The WP consisted of three tasks concerning harmonizing terminology and classification, developing the aforementioned methodology for linking waste and MFA accounts further, and collection of data including creating a data set for integration into EXIOBASE and more detailed and precise set of waste accounts in the Netherlands.

3.5.2 Task 4.1: Harmonization of terminology and classification of waste and waste products

This task developed a presentation of the system boundaries, definitions and classifications recommended by the System of Environmental-Economic Accounts (SEEA) with regard to material flows and especially solid waste. The SEEA provides an internationally agreed conceptual framework to measure the interactions between the economy and the environment and the state of the environment (United nation et al, 2003). Alignment between the SEEA and the CREEA database will increase the usability of the database, especially by national statistical institutes. Alignment can be achieved by directly implementing classifications recommended by SEEA, such as ISIC (Industries) and CPC (products). In other cases alignment with the SEEA terminology can be obtained using conversion or bridge tables.

The deliverable of this describes in detail the applied terminology and framework for MFA and waste accounts in the CREEA project. The overall framework for MFA is physical supply-use tables (PSUT) following the same product and activity classification as the monetary supply-use tables (MSUT) in the CREEA project. Product balance is achieved as: supply of products plus imported products which is equal to use of products plus capital formation plus final use plus export of products.

3.5.3 Task 4.2: Integration of waste and MFA accounts
This Task resulted in the Technical report and data set Task 4.2: Physical supply-use tables including the relevant extensions for calculating waste accounts for 43 countries (pilot countries with detailed data collection and modelling: Germany, USA and China) to be integrated in the EXIOBASE.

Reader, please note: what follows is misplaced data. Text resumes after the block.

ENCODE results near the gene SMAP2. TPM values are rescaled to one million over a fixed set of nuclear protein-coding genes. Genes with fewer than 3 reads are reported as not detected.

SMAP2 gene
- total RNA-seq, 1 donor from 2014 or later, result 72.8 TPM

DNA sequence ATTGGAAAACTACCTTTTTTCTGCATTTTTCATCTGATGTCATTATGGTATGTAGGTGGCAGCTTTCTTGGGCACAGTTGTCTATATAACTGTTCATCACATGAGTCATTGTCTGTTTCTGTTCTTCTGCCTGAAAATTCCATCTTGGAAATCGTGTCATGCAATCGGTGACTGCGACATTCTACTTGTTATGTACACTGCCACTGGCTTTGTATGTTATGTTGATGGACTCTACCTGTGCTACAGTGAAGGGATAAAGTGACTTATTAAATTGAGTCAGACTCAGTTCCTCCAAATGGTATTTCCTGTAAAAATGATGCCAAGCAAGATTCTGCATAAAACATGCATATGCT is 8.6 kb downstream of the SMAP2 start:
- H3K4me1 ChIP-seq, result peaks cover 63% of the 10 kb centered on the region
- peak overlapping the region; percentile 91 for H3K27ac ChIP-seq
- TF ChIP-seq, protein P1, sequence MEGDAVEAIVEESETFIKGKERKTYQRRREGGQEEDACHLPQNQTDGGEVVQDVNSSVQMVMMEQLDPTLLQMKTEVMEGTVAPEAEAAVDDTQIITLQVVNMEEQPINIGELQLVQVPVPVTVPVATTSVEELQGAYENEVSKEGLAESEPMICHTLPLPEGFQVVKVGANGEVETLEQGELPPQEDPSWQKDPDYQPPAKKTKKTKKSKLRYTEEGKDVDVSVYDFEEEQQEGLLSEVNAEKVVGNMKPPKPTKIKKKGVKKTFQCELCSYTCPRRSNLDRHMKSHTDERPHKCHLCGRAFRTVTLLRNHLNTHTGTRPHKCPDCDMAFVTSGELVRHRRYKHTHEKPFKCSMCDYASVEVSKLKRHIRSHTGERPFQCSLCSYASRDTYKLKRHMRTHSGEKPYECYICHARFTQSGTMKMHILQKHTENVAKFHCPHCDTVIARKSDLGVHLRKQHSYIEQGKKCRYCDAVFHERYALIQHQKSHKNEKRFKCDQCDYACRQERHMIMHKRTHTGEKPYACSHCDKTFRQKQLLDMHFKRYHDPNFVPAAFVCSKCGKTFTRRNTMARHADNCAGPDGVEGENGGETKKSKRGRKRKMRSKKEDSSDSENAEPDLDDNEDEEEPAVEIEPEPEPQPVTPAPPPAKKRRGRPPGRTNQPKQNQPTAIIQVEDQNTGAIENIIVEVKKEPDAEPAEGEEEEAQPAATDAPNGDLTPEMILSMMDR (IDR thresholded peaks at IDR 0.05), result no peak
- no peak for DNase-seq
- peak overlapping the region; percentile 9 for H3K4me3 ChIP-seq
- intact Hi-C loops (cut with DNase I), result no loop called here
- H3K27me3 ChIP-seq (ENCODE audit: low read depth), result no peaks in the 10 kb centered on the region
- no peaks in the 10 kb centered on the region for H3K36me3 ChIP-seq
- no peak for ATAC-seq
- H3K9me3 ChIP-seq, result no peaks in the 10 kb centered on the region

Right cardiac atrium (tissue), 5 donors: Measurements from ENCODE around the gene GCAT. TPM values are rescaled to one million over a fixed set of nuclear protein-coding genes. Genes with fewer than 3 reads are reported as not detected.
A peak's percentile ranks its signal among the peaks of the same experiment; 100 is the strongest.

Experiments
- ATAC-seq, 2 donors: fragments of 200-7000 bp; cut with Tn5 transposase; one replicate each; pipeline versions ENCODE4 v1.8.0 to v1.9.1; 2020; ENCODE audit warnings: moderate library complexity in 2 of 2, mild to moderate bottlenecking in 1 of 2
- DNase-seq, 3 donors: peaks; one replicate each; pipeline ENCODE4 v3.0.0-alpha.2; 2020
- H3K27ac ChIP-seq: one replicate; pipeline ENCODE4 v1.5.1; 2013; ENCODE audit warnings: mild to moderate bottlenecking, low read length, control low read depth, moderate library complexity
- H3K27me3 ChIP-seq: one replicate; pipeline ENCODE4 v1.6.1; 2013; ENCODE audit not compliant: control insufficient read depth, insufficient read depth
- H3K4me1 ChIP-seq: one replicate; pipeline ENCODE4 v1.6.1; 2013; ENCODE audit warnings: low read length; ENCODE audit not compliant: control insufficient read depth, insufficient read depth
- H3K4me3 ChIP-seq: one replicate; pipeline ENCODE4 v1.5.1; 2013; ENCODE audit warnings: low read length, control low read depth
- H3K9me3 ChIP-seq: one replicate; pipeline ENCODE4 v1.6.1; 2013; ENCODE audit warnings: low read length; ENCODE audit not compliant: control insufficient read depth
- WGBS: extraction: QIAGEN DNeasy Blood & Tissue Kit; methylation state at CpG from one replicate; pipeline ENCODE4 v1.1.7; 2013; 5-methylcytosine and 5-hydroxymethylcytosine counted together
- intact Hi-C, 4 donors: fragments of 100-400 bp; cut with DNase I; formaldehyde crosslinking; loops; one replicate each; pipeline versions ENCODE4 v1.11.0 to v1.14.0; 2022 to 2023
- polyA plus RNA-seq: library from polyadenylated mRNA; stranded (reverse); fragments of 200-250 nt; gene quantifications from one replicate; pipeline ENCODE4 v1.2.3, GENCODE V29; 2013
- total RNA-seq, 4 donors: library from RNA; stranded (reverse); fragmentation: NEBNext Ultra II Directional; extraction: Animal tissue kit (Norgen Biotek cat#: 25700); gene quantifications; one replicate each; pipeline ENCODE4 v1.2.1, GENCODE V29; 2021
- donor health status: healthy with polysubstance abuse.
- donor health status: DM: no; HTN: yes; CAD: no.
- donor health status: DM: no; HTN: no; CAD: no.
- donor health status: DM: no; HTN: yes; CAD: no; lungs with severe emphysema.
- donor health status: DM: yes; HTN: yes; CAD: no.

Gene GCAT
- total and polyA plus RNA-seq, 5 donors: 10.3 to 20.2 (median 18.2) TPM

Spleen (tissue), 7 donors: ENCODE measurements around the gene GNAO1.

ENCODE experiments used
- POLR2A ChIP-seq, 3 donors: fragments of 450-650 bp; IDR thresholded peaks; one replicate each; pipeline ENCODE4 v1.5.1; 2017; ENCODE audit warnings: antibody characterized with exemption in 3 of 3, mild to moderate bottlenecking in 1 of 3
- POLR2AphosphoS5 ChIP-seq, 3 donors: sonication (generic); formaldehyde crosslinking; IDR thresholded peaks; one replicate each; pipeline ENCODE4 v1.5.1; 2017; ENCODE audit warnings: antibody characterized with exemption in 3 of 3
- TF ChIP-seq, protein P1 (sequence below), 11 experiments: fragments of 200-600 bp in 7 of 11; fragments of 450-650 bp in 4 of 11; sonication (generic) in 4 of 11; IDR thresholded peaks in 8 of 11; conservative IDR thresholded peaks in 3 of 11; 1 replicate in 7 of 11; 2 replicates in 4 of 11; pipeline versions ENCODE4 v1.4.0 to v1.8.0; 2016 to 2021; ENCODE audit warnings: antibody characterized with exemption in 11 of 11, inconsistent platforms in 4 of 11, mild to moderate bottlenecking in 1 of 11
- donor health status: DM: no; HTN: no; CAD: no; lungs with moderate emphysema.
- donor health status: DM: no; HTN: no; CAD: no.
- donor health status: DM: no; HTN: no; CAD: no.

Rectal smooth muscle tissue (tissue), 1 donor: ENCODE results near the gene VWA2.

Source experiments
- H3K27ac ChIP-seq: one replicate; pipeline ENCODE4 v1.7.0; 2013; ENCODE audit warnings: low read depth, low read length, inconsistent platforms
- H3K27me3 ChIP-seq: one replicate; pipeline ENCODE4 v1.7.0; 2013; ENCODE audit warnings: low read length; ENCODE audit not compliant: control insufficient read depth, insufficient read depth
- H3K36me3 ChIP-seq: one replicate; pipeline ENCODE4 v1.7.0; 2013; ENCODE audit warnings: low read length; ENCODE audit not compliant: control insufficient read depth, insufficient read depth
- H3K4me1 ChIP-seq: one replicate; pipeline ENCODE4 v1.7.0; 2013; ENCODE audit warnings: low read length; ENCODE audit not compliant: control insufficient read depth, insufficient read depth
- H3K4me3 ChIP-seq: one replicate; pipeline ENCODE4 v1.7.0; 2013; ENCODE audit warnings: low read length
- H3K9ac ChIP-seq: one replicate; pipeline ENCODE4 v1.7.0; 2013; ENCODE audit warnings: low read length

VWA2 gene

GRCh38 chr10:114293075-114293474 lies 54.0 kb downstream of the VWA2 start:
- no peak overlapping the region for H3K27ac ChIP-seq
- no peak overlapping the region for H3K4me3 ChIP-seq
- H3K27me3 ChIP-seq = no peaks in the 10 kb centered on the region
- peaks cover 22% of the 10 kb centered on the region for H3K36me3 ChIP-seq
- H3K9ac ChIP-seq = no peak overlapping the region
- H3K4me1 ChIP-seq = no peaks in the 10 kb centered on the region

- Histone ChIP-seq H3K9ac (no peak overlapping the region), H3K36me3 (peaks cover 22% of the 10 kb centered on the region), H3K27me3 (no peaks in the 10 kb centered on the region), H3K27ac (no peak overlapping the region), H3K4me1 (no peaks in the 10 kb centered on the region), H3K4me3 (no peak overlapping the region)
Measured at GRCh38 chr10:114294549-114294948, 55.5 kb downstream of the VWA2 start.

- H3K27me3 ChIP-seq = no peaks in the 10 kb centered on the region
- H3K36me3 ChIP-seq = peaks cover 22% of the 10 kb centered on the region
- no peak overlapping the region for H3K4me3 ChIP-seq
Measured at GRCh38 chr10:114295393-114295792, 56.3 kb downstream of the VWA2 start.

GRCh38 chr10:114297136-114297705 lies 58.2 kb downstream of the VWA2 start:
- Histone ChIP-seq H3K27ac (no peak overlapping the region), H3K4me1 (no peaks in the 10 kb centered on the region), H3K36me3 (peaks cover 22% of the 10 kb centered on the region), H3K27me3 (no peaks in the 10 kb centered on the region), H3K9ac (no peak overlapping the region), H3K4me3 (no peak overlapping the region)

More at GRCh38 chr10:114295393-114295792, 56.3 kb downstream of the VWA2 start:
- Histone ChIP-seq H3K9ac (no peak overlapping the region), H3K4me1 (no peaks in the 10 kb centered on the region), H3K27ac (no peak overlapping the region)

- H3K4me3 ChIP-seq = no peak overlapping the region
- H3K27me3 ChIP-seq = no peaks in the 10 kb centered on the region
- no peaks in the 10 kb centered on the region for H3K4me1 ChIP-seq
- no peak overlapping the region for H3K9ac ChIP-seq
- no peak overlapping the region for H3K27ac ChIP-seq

This report describes the mass-flows data collected and how they have been used in order to have fully balanced physical supply and use tables (PSUTs) that are fully consistent with the monetary accounts.
The amount of collected data is large. Data collection had to meet two requirements;
• the search for reliable data with enough detail to satisfy the requirements of the CREEA data set, and
• the choice of data sets that are continuously upgraded, since reproducibility of the database production needs to be ensured.

Thus, working with such guidelines in mind, the data collection was firstly driven towards international agencies databases, such as FAO, IEA, Eurostat and so on, and only when these were not exhaustive, alternative sources were used, i.e. specialized websites or scientific journal papers.

The explanation of the data collection process in the current report has been divided in chapters according to different accounts of PSUTs.

It was decided to delay the finalization of the deliverable to make room for a more automated PSUT generation procedure. In the DoW it was foreseen to collect detailed data and to carry out highly refined mass balanced PSUTs for only three countries: Germany, USA and China. The automated data processing procedure allowed having the same level of detail of data inputs and refined mass balances for all 43 countries and four rest of world regions. The automated PSUT generation procedure will be used for the creation of time-series of PSUTs in the ongoing FP7 DESIRE project.

3.5.4 Task 4.3: Calculating standardized waste tables for the Netherlands
This Task concerned the compilation of detailed, CREEA based waste accounts for the Netherlands. A comparison was also made with the Dutch waste accounts that are regularly compiled as part of the Dutch environmental accounting program.

The report includes a comparative description of the waste account as of the Dutch environmental accounting program as well as of the CREEA approach. The major differences in the set-up of data in the two approaches are summarized in the table below: